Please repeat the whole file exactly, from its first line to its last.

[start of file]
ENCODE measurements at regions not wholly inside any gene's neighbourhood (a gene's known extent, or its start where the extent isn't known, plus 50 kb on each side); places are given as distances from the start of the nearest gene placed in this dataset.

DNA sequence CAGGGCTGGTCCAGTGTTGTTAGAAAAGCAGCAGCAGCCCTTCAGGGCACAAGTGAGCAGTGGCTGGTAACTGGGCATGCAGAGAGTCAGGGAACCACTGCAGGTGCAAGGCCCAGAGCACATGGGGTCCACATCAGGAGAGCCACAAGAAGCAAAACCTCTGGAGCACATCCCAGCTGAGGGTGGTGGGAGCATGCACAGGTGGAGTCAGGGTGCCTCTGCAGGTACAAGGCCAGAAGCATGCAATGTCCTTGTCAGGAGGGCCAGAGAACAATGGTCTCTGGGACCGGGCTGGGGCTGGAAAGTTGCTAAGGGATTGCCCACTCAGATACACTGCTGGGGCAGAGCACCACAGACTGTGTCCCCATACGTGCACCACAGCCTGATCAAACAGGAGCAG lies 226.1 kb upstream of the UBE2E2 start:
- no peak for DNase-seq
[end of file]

ENCODE measurements at regions not wholly inside any gene's neighbourhood (a gene's known extent, or its start where the extent isn't known, plus 50 kb on each side); places are given as distances from the start of the nearest gene placed in this dataset.

DNA sequence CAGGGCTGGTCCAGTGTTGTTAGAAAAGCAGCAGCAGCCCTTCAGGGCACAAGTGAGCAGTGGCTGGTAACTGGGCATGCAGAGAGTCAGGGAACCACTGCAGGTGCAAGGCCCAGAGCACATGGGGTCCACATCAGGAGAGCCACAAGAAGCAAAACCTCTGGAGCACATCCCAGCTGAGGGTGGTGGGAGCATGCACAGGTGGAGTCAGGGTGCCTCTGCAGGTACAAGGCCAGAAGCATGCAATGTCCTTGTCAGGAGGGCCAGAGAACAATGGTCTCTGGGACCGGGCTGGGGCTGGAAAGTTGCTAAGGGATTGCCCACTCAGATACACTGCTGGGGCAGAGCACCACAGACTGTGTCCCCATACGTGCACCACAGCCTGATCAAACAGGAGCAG lies 226.1 kb upstream of the UBE2E2 start:
- no peak for DNase-seq